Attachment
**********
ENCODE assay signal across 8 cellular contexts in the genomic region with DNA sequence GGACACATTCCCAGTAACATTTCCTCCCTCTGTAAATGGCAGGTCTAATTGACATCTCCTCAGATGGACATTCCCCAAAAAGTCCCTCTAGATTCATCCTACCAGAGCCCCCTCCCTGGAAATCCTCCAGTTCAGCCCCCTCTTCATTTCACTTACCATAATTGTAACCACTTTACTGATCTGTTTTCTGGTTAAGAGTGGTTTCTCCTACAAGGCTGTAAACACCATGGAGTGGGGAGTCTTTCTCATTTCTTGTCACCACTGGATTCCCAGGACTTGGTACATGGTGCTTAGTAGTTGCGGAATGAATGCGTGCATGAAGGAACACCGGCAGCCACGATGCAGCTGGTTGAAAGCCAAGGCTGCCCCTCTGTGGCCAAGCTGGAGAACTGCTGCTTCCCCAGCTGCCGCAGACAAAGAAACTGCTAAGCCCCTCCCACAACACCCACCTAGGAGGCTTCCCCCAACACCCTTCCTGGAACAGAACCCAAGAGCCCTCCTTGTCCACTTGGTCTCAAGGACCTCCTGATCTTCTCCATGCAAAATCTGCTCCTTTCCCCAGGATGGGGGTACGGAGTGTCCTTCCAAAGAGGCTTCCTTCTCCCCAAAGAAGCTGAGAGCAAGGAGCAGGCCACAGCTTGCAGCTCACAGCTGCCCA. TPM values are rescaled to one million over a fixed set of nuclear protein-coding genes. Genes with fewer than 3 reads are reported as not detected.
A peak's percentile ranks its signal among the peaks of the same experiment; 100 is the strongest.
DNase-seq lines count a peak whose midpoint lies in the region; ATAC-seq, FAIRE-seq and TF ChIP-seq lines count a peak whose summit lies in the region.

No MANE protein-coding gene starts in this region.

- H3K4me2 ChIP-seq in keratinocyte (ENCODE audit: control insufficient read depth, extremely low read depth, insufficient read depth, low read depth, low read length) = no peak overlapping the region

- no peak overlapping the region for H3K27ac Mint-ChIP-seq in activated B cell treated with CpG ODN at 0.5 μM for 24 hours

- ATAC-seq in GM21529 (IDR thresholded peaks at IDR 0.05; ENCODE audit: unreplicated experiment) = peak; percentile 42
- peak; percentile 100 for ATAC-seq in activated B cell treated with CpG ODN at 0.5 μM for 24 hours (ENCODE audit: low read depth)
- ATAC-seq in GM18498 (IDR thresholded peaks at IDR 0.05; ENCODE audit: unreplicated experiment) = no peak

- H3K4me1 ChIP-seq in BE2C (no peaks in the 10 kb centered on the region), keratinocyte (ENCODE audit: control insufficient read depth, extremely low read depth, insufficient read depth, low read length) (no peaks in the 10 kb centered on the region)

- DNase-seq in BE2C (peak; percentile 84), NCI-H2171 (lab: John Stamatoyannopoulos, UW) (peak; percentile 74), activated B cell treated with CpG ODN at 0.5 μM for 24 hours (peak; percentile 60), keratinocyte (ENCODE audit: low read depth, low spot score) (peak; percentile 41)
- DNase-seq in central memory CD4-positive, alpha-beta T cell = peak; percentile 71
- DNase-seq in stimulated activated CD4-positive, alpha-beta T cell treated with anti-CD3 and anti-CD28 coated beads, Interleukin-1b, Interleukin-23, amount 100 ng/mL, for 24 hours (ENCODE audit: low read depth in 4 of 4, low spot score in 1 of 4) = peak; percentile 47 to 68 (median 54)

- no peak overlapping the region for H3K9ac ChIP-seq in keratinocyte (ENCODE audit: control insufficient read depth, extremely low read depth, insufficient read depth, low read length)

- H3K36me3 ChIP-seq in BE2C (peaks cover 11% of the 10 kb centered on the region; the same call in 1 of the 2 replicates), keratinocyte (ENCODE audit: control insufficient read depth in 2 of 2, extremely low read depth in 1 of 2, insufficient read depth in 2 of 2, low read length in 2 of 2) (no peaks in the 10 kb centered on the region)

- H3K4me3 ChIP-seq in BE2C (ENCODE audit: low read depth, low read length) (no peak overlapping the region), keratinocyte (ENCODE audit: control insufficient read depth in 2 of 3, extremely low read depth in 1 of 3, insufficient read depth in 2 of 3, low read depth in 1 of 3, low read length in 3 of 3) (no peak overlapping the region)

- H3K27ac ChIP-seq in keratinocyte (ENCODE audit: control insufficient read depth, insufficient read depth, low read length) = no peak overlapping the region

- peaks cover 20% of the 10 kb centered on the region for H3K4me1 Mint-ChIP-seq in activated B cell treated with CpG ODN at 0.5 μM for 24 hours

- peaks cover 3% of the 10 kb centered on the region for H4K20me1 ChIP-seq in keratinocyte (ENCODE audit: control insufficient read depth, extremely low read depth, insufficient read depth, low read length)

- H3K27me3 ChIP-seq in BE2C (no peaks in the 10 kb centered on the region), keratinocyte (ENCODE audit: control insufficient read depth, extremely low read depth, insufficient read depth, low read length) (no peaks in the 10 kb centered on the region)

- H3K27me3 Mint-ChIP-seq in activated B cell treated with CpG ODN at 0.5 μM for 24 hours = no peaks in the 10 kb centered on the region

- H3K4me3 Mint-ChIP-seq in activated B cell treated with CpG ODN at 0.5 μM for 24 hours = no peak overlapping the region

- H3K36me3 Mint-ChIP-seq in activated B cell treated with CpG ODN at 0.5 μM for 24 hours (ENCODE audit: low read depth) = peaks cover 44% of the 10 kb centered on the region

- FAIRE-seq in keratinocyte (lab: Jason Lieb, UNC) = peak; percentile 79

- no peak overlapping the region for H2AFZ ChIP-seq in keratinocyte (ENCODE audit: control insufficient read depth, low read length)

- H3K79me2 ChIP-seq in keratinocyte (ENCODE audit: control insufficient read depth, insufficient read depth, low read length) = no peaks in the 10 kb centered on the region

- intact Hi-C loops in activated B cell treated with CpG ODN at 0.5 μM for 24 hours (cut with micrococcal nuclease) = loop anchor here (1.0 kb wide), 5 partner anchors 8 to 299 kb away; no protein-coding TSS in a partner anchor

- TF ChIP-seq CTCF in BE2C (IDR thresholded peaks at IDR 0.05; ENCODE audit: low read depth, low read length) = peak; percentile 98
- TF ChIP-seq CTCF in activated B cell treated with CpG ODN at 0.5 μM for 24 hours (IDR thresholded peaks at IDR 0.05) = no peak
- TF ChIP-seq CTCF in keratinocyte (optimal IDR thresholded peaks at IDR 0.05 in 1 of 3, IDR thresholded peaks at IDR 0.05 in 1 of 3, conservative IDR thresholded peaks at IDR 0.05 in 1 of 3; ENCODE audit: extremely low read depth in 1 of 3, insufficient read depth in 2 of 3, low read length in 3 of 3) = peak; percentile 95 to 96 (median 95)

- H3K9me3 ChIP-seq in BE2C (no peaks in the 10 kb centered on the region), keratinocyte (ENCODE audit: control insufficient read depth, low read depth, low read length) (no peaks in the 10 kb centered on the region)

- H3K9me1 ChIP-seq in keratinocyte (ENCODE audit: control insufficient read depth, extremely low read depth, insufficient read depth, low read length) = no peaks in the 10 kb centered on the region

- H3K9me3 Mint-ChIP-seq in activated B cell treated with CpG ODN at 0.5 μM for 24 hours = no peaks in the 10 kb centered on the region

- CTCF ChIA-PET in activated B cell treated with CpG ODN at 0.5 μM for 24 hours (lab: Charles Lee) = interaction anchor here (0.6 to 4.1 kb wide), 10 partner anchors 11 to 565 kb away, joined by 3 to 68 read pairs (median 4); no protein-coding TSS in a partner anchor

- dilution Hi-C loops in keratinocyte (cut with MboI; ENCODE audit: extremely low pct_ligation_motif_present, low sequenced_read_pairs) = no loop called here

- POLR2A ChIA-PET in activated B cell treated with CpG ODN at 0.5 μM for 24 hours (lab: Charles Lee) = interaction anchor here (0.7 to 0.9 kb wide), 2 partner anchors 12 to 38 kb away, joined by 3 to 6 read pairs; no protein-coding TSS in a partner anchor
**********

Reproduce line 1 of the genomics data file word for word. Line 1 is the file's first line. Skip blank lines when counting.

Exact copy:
ENCODE assay signal across 8 cellular contexts in the genomic region with DNA sequence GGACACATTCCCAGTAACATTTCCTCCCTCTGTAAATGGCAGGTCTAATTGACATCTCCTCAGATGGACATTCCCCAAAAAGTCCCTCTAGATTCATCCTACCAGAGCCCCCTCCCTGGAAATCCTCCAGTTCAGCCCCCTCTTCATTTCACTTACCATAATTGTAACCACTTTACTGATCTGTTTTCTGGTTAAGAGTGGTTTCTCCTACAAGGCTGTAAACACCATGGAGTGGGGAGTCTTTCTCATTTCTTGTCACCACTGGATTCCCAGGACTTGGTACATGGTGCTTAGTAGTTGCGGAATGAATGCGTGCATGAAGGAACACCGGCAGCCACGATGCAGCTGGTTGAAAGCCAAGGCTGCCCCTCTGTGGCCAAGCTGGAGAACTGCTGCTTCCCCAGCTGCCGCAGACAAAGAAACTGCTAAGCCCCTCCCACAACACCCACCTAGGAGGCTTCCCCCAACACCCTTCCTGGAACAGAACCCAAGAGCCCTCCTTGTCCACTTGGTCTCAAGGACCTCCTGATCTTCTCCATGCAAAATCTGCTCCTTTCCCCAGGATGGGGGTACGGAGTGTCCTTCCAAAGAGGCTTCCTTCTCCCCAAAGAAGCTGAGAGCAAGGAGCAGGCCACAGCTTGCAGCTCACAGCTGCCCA. TPM values are rescaled to one million over a fixed set of nuclear protein-coding genes. Genes with fewer than 3 reads are reported as not detected.